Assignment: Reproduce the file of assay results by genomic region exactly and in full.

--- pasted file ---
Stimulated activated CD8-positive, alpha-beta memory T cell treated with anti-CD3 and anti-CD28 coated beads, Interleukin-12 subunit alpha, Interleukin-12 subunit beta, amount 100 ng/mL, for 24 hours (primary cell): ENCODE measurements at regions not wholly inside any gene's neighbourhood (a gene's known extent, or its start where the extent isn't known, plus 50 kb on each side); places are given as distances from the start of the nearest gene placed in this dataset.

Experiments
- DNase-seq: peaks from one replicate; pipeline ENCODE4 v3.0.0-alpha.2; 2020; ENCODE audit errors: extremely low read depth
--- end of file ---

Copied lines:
Stimulated activated CD8-positive, alpha-beta memory T cell treated with anti-CD3 and anti-CD28 coated beads, Interleukin-12 subunit alpha, Interleukin-12 subunit beta, amount 100 ng/mL, for 24 hours (primary cell): ENCODE measurements at regions not wholly inside any gene's neighbourhood (a gene's known extent, or its start where the extent isn't known, plus 50 kb on each side); places are given as distances from the start of the nearest gene placed in this dataset.

Experiments
- DNase-seq: peaks from one replicate; pipeline ENCODE4 v3.0.0-alpha.2; 2020; ENCODE audit errors: extremely low read depth